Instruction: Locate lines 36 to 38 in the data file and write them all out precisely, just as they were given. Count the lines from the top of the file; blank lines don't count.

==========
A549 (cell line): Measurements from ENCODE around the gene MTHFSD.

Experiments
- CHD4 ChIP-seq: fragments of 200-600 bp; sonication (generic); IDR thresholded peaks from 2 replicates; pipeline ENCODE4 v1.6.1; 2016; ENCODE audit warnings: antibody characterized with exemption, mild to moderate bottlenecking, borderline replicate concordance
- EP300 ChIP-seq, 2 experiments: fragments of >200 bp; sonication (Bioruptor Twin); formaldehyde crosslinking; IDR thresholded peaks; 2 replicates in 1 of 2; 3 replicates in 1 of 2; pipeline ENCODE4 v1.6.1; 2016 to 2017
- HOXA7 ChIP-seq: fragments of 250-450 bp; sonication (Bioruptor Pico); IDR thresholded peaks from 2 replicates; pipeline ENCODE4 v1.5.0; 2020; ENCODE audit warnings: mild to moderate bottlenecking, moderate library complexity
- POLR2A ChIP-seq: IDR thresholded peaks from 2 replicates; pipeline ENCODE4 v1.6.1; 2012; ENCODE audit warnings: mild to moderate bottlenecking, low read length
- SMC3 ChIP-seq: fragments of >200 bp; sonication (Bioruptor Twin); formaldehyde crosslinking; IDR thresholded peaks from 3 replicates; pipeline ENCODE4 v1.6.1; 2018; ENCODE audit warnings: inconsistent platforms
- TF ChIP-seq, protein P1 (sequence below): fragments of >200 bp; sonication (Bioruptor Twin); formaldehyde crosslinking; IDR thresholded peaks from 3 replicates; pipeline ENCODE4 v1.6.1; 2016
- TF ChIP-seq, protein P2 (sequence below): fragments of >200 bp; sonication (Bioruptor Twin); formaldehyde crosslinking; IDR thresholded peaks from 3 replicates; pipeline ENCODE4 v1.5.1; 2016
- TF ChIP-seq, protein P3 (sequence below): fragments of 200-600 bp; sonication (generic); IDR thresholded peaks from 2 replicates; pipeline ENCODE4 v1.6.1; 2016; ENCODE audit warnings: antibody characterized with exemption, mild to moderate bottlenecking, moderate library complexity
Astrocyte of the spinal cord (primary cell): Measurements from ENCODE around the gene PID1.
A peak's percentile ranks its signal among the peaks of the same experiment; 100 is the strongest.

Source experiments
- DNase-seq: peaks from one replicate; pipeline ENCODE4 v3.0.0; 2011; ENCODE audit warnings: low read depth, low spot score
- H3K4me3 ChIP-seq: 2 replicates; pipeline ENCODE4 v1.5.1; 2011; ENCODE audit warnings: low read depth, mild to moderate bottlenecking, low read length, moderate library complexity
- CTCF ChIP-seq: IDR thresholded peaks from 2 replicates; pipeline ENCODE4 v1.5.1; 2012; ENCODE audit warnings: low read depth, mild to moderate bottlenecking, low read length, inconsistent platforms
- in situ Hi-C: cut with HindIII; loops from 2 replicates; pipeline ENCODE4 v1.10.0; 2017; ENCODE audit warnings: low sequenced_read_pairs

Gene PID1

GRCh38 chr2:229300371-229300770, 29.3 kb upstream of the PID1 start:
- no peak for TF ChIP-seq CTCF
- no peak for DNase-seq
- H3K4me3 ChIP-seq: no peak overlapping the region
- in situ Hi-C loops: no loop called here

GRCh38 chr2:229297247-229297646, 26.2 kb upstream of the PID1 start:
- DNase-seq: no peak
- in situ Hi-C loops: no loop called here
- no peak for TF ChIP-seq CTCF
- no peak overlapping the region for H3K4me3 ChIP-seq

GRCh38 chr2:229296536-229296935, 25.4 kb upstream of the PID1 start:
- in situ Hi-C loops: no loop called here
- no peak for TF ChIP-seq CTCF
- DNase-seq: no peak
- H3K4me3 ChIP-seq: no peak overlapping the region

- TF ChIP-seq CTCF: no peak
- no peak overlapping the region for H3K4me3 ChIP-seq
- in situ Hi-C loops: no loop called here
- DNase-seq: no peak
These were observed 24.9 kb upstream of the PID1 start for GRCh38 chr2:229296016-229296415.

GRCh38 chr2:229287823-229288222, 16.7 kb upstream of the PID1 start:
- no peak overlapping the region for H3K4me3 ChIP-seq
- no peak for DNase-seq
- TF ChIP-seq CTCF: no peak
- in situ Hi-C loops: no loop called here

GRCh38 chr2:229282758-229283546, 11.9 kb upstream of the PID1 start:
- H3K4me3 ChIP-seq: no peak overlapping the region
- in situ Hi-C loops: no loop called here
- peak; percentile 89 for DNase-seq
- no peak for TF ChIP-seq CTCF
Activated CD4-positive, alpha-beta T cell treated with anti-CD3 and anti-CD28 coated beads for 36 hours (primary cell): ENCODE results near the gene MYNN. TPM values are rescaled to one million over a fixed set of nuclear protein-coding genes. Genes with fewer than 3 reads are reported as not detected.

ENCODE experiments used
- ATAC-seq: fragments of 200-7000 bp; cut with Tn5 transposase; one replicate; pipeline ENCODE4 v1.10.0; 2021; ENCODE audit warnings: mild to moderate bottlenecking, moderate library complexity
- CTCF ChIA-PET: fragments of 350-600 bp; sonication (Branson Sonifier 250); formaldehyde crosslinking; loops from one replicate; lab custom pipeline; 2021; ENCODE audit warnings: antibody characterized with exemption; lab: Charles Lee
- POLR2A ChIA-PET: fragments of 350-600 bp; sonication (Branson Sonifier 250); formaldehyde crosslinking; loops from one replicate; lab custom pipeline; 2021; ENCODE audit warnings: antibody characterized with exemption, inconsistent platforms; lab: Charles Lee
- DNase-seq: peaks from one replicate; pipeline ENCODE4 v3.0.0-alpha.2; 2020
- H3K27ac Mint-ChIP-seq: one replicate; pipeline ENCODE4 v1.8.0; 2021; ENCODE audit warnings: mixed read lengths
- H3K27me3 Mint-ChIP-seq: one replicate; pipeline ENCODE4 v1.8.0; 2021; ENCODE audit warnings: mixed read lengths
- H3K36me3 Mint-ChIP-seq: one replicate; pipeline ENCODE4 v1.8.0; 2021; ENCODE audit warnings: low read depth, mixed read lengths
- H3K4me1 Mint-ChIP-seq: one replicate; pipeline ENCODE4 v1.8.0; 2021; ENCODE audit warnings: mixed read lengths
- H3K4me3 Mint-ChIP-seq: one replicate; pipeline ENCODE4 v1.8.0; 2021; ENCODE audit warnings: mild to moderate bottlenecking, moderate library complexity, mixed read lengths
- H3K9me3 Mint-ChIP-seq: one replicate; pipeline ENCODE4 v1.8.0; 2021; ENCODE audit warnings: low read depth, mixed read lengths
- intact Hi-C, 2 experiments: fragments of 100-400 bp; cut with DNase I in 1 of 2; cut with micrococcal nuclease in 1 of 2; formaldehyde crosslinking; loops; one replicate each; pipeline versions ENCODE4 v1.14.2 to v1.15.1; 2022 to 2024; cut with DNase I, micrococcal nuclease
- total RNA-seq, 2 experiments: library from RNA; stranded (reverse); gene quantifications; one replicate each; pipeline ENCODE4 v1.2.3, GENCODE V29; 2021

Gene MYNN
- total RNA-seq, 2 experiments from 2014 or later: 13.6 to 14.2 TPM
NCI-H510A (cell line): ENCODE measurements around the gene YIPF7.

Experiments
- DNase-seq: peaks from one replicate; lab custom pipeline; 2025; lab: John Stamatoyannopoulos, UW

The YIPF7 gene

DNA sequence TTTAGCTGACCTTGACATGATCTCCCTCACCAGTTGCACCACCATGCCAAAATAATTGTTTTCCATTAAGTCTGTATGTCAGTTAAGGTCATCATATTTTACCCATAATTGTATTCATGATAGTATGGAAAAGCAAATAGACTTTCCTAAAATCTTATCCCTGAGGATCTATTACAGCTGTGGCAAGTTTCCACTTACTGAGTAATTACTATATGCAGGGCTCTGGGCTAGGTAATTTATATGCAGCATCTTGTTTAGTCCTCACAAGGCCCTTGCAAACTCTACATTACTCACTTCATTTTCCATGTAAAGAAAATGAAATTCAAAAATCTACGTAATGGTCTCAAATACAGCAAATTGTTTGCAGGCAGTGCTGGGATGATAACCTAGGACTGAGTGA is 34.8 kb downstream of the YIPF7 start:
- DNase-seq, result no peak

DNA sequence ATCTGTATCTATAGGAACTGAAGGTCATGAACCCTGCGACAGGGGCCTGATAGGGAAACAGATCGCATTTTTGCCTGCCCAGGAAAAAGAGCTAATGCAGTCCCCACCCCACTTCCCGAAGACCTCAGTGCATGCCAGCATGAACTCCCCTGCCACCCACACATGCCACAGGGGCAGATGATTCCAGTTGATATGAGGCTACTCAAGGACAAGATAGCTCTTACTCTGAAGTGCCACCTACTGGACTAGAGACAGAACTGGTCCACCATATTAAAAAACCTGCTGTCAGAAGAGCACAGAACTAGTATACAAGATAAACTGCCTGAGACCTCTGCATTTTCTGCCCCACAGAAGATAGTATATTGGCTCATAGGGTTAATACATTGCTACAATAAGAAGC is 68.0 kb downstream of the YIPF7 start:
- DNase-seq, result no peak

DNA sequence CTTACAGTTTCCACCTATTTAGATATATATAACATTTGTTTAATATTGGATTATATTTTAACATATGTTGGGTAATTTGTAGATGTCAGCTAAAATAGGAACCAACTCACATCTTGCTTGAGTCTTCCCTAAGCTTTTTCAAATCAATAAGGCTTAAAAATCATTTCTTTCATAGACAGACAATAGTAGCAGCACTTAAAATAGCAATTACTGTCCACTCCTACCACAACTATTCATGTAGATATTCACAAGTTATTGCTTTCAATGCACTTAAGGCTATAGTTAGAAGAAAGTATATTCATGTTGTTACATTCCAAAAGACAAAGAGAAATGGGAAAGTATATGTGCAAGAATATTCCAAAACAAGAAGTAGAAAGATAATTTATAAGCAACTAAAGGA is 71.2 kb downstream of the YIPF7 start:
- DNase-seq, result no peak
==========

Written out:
- in situ Hi-C loops: no loop called here
- DNase-seq: no peak
These were observed 24.9 kb upstream of the PID1 start for GRCh38 chr2:229296016-229296415.